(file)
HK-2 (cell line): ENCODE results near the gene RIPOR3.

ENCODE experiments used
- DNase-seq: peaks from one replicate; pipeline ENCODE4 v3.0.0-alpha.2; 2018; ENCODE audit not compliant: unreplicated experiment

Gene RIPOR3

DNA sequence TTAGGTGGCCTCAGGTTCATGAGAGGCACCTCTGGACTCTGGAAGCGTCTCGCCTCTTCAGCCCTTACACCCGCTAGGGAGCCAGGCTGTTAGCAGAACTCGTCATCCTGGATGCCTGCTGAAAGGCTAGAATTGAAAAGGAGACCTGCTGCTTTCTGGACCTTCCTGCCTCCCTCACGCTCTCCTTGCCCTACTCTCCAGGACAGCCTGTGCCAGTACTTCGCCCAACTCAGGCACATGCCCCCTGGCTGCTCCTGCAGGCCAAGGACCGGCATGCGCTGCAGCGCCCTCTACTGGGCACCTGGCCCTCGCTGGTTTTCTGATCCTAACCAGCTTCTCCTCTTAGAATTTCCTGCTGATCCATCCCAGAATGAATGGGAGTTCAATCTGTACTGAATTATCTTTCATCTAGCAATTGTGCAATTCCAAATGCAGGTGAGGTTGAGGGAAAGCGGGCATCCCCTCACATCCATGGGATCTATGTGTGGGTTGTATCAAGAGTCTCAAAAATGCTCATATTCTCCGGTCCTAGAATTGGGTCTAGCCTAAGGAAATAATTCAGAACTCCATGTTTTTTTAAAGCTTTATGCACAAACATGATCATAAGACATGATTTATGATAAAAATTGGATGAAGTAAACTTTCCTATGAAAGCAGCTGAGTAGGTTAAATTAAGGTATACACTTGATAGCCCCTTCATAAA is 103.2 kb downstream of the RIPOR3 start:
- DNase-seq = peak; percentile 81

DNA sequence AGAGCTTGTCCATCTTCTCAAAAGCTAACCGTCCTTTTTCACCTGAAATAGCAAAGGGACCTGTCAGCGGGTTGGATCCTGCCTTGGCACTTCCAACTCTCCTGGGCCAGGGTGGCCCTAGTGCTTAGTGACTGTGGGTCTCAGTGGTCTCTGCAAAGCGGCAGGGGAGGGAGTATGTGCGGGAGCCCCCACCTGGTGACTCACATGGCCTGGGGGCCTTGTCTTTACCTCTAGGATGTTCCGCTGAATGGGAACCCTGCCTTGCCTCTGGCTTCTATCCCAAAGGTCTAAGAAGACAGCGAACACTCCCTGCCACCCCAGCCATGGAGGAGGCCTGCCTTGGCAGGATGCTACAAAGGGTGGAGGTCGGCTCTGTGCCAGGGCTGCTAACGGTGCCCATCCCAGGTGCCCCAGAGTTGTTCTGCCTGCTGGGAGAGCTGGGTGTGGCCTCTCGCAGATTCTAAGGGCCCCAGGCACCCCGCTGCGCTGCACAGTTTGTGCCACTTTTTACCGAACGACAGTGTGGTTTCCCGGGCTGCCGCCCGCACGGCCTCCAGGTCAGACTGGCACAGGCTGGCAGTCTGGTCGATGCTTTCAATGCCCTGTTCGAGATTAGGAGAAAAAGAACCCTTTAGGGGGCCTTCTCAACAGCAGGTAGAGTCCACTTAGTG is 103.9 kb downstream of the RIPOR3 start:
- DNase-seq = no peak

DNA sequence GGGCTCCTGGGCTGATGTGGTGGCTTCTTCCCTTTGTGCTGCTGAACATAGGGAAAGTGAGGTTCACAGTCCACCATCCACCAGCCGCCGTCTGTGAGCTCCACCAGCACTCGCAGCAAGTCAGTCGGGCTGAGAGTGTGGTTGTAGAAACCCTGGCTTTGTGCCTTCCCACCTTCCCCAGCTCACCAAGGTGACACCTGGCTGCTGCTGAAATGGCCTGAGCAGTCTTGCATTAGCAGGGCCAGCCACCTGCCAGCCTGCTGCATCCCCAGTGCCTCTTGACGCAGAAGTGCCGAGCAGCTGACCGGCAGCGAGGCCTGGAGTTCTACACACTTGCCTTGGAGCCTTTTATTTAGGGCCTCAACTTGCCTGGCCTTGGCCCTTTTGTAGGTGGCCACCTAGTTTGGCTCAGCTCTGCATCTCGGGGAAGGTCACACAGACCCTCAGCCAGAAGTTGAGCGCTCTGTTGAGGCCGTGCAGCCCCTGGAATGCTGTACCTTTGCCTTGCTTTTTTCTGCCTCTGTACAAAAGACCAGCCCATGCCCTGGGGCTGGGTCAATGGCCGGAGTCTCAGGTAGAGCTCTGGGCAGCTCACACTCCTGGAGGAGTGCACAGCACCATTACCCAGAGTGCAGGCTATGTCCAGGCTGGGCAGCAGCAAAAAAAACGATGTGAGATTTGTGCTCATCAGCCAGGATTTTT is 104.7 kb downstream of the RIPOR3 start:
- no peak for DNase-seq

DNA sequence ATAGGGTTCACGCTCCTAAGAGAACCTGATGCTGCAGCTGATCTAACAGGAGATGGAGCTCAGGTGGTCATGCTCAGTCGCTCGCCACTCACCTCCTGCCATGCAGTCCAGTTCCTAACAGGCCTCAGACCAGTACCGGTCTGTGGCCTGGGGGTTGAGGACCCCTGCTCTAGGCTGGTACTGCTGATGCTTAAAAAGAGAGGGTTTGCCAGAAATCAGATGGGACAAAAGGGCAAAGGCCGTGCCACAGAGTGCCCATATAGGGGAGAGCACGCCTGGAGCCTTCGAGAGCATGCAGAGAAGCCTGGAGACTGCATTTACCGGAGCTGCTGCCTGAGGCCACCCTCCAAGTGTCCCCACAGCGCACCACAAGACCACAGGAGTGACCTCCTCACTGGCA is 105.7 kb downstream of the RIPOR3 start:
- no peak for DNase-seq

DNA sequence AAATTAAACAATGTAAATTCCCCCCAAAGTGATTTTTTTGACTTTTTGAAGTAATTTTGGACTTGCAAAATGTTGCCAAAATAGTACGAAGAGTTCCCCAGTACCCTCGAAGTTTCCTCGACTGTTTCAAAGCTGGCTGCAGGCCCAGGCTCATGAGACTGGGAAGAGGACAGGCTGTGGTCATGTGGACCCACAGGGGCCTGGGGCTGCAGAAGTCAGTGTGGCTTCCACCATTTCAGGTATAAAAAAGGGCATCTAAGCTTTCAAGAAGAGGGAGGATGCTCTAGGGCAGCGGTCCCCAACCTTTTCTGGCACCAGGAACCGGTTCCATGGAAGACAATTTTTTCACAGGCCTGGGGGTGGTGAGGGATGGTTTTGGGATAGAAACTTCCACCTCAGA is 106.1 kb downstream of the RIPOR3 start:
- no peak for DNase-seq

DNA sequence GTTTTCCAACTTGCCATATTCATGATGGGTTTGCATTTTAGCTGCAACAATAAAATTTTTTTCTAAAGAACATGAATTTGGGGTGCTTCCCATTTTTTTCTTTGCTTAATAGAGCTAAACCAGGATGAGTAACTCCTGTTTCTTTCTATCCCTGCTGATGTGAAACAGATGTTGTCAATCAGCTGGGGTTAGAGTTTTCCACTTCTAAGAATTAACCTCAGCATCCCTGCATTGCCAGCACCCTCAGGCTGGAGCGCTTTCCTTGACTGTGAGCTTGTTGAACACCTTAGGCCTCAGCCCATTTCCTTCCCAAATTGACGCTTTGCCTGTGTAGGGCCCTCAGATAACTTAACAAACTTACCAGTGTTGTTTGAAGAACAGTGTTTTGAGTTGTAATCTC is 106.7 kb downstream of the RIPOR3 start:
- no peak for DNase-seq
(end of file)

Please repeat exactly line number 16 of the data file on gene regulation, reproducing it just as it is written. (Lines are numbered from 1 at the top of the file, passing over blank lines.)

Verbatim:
- no peak for DNase-seq